Baby’s Bag Checklist

Even though the hospital will provide baby’s clothing, a swaddling blanket, and diapers, it is essential to pack your items. This is because you might have to stay longer at the hospital, or your baby might make a mess and need an outfit change.

Below is the baby’s bag checklist with must-haves and optional items you should consider when packing for the hospital:

Must haves

Here is a proper checklist of must-haves that you need in your baby’s bag:

Car seat: If you are driving home, ensure you have a car seat already installed. The car seat should be rear-facing and comfortable for your baby.

Going home outfit: Ensure that you pack your child’s going home outfit. Include two outfits of different sizes, that is, newborn size and another for 0-3 months. This is because you do not know how big or small your baby will be. In addition, you can carry a matching hat and a swaddle set for that first baby photo.

Socks and booties: You need to keep your baby warm, which means you should include socks and booties. These items are meant to keep your baby’s feet warm.

Baby nail file and nail clippers: Since newborns have sharp and pointy fingernails, it is best to carry a baby nail file and nail clippers to cut those nails and protect them from scratching themselves. You can also choose to carry mittens instead and trim your kid’s nails at home.

Warm blanket: It is essential to carry your preferred warm blanket to add on top of the blankets provided at the hospital. Ensure that they are warm, fluffy, and baby-friendly blankets. This way, you will have an extra layer you can use to tuck around the baby’s car seat when going home.

Announcement items are essential and may include a name badge or a personalized baby blanket with your child’s name. In addition, they are essential when sharing the delivery news with your family and friends.

Optional items

In your baby’s bag, there are other items that you can choose to include or not. Your child will most likely not use these items at the hospital once they are born.

Here is a checklist of optional items about your kid’s needs and comfort:

Onesies: The hospital will likely give you onesies; hence, you should instead focus on packing your baby’s going home outfit.

Pacifiers: Although unnecessary, you should decide whether or not you plan to give your baby a pacifier at the hospital. This is because if you need one and don’t have one, the hospital will provide one at a price.

Burp cloths:  Create more space in your hospital bag by avoiding those burp cloths. In case of any spit-up, use the blankets provided by the hospital and save your burp cloths for when you get home.

What not to Pack in a Hospital Bag

With the hospital bag checklist, you are meant to know what you need and what not to pack in your hospital bag. Here is a checklist containing a few things you do not need to pack in your hospital bag as you prepare for your labor and delivery:


These are your valuables and are not necessary at the hospital. Avoid packing jewelry to ensure you do not lose your valuables at the hospital.

Lots of cash

Focus on packing just a little cash you might need at the hospital. Packing lots of cash in your hospital bag is risky and not necessary. You might end up losing your money instead.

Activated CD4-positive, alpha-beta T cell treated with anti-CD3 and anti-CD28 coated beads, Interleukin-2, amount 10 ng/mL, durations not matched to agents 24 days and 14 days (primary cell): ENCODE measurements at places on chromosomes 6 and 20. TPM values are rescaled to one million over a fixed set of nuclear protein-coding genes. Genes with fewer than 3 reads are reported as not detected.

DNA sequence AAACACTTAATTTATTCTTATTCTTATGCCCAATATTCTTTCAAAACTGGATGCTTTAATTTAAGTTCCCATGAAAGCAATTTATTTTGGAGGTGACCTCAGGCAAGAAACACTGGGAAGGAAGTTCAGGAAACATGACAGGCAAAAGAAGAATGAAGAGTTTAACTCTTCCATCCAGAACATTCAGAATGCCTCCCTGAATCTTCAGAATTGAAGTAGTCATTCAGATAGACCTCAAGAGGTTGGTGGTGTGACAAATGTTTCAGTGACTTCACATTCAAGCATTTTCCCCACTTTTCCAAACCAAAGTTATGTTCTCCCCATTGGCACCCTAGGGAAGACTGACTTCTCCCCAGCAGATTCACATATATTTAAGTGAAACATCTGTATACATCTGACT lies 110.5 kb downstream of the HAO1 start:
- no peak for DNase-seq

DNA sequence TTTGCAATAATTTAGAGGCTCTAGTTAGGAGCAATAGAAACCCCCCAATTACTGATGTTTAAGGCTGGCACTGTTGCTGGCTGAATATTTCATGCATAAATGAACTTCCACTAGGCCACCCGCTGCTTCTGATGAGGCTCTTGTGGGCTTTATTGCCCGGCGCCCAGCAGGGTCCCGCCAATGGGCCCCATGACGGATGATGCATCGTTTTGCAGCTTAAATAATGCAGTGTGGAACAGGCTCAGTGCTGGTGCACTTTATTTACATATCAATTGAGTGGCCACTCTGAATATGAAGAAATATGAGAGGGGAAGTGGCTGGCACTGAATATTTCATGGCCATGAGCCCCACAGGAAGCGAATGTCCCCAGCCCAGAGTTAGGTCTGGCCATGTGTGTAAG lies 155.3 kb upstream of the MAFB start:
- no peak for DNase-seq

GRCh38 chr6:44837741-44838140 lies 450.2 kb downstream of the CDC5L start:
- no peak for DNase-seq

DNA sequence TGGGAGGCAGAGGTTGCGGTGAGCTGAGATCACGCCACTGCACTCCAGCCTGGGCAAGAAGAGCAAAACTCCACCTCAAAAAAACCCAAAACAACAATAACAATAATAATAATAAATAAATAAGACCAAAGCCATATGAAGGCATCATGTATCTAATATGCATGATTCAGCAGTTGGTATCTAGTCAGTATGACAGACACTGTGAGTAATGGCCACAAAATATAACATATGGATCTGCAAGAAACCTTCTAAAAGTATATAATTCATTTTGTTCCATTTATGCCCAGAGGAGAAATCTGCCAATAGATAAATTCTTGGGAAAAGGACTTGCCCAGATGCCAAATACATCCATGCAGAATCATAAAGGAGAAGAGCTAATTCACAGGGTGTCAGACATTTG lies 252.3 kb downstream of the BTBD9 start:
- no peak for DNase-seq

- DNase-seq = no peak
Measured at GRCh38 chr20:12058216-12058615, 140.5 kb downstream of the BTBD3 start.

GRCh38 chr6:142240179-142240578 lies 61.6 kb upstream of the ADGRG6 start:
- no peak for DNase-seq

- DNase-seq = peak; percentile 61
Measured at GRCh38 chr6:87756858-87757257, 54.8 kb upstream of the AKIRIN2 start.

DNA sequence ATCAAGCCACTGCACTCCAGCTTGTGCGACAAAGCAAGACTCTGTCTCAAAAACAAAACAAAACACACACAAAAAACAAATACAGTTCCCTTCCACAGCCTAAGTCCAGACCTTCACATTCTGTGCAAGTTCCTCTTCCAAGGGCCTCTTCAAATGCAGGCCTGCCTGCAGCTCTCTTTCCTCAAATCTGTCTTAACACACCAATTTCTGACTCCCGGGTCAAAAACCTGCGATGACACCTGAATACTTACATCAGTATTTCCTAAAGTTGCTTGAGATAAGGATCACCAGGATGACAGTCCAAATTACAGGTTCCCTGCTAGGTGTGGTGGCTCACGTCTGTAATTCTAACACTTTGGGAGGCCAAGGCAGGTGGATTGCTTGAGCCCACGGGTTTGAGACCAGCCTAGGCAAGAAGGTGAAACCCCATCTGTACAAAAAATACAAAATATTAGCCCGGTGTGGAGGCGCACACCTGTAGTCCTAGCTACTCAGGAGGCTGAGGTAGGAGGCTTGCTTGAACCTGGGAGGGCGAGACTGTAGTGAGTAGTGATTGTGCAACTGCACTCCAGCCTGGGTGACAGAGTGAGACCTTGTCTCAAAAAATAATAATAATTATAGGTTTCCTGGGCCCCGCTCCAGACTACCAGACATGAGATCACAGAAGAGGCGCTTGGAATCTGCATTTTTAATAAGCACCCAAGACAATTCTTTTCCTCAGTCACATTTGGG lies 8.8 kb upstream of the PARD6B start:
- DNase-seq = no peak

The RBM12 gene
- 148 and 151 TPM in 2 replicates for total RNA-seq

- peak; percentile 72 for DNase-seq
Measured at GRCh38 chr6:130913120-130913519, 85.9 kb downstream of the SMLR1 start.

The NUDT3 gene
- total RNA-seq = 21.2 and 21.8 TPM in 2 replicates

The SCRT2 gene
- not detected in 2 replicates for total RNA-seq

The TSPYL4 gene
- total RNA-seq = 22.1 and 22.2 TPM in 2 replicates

Medications and vitamins are not to be packed. If you require any medication, the hospital will provide it for you. Also, you will need to go through a whole process for the hospital’s pharmacy to approve your medication. This process might be stressful and will likely ruin your labor and delivery experience.


Avoid packing diapers and diaper wipes in your hospital bag. This is because; the hospital will provide you with diapers and wipes.


Finally, you should not take candles to the hospital. You will not be allowed to burn them while in the hospital. Instead, you can use a diffuser for essential oils.

Free Templates: Hospital Bag Checklist

Free Hospital Bag Checklist Template
Editable Hospital Bag Checklist Example
Printable Hospital Bag Checklist Format
Downloadable Hospital Bag Checklist Sample
Hospital Bag Checklist Excel Template
Hospital Bag Checklist Excel Template
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Word Hospital Bag Checklist Template

    Wrapping Up

    Preparing for your baby’s arrival at home is essential. However, it is also crucial to consider what you might need when at the hospital. This includes hospital essentials for you as a mom, baby, and partner. The idea is to ensure that your birth experience is excellent and you are as comfortable as possible while in the hospital. That is why; it is vital to have a hospital bag checklist. With this list, you will know what to pack and avoid for the mother, baby, and partner. In addition, you can use our free downloadable and customizable hospital bag checklist templates to make packing easier.

    About This Article

    Naomi Scupham
    Authored by:
    Content Creator | Digital Engagement Expert
    Boasting a diversified career that spans more than nine years, Naomi Scupham has become a trusted authority in the realms of marketing and communications. A graduate with a Bachelor of Arts in Communication, Naomi has consistently demonstrated her knack for crafting compelling digital content that engages and resonates with varied audiences. Her skills extend to building robust relationships within the media landscape, as well as the meticulous planning and execution of integrated communication campaigns.